Of people with dementia in Singapore, 6 in 10 say they are treated as less competent than usual, with one in two feeling incompetent and embarrassed about their condition, citing stigma as the main reason.
Singapore’s new national survey on dementia also revealed that more than 75 per cent think the country is markedly less than dementia-friendly and that stigma around dementia is as prevalent as it was in 2019, with more than half still rating their inclusion level in everyday life at less than 30%. This is even as the rejection, loneliness and shame they face have dropped significantly from 72 per cent to 31 per cent across these four years.
SMU’s Principal Lecturer of Statistics Rosie Ching created and carried out the 2019 and 2023 running nationwide study she named “Remember.For.Me.” which revealed these perceptions of dementia, a burgeoning health problem in the fast-ageing country where more than 1 in 10 over the age of 60 has dementia.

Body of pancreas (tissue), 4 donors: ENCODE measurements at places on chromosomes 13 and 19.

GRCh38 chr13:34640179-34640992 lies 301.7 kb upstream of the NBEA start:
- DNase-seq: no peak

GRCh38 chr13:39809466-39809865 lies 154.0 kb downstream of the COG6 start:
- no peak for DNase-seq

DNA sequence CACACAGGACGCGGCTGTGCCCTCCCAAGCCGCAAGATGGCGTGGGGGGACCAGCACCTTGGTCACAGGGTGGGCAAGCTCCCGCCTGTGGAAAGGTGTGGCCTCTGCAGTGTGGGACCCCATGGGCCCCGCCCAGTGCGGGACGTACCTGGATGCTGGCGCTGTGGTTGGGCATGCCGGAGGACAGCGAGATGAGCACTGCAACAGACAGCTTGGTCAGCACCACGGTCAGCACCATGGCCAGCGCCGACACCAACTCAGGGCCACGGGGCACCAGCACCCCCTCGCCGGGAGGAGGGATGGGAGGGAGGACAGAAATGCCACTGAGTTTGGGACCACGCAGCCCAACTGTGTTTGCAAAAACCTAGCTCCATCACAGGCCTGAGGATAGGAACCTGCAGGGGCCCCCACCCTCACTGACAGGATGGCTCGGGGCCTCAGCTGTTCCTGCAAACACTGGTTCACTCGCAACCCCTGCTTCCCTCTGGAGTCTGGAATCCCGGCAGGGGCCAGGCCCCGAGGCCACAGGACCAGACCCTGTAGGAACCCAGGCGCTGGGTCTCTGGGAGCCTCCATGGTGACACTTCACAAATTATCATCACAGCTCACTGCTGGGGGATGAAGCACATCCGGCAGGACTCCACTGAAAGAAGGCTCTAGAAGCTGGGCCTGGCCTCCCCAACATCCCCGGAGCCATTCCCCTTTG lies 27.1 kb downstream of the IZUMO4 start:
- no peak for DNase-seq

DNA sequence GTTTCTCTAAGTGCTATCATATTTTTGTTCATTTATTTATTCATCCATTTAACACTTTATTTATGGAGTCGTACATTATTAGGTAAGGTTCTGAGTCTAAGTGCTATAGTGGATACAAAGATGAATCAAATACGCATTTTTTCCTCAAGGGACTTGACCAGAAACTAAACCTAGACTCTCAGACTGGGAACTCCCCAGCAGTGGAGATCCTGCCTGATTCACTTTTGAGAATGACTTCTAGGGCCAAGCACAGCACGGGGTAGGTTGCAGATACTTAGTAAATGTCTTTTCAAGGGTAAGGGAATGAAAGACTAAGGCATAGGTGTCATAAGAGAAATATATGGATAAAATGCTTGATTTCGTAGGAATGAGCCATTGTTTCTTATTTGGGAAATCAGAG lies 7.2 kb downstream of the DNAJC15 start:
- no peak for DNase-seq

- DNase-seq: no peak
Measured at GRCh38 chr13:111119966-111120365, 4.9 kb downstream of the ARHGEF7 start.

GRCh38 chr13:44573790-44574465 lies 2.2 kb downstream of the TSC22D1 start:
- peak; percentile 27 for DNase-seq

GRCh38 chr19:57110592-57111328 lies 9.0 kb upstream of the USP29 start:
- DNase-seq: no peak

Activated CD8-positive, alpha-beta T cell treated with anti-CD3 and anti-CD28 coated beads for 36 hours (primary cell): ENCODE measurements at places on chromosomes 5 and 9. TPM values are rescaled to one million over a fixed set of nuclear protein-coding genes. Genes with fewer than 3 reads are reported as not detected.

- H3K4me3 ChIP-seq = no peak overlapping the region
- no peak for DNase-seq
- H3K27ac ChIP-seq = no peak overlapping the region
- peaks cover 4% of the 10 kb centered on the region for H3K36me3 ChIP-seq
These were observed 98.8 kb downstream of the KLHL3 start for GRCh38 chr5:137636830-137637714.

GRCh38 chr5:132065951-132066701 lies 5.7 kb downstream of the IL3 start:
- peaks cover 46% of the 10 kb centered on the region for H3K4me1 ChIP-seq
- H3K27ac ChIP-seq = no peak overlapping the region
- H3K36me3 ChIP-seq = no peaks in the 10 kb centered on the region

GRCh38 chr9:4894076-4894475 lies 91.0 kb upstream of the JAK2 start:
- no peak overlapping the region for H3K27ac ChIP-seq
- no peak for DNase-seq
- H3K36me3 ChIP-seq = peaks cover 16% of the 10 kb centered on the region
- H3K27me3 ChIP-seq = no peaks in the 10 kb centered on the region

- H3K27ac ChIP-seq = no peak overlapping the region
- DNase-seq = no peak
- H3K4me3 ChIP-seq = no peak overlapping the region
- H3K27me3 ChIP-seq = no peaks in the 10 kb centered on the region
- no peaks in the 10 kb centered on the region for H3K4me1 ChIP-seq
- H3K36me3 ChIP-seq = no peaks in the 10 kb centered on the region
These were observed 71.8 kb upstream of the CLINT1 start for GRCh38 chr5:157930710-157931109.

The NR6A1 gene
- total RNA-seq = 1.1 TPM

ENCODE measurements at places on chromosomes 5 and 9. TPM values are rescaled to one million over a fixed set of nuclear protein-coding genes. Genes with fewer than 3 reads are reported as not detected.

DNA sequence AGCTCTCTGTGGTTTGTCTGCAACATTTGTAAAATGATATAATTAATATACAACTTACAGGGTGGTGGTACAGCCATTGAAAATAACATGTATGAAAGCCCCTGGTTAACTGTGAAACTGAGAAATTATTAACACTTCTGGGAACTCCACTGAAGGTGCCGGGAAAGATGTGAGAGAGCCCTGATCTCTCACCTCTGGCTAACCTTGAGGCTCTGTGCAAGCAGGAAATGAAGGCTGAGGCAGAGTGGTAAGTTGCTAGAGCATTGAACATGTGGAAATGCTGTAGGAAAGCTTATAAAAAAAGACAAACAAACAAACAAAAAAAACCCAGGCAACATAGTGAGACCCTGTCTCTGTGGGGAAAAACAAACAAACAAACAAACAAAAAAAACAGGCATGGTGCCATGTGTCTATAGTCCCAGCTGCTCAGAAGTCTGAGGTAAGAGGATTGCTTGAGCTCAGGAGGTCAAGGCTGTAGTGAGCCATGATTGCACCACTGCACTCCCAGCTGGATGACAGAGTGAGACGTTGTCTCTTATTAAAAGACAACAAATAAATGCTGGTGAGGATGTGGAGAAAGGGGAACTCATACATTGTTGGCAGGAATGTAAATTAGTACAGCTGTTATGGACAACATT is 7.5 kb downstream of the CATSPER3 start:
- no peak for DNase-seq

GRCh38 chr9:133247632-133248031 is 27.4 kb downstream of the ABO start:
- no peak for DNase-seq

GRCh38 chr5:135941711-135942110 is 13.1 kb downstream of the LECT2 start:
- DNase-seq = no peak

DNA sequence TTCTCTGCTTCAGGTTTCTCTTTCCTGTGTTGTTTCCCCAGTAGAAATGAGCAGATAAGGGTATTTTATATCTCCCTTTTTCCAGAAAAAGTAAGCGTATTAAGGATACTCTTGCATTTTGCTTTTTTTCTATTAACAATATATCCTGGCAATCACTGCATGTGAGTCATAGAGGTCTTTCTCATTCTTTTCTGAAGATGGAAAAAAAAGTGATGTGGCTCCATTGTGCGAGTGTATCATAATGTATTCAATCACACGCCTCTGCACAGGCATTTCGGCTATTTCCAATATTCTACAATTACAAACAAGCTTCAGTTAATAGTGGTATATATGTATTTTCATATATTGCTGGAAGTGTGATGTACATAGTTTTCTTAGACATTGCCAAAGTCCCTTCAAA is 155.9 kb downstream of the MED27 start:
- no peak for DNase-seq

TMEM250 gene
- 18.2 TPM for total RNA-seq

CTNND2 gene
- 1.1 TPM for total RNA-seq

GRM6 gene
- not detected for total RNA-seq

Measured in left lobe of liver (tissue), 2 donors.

Overall, an excess of 80 per cent, almost 30 per cent higher than in 2019, are confident that more needs to be done to improve the quality of life of people with dementia, citing their frustration at their lack of knowledge about dementia support, demonstrating the need for more education and outreach. The average knowledge level about dementia among the citizens surveyed remains below 50 per cent.
With Dementia Singapore as her supporting partner, Ms. Ching and her students interviewed 3,226 people across Singapore, probing into changes in knowledge levels, beliefs, attitudes, awareness of support available and their efficacy.
“Remember.For.Me.” has drawn media attention for the national need for even greater dementia awareness, support and dementia-friendliness.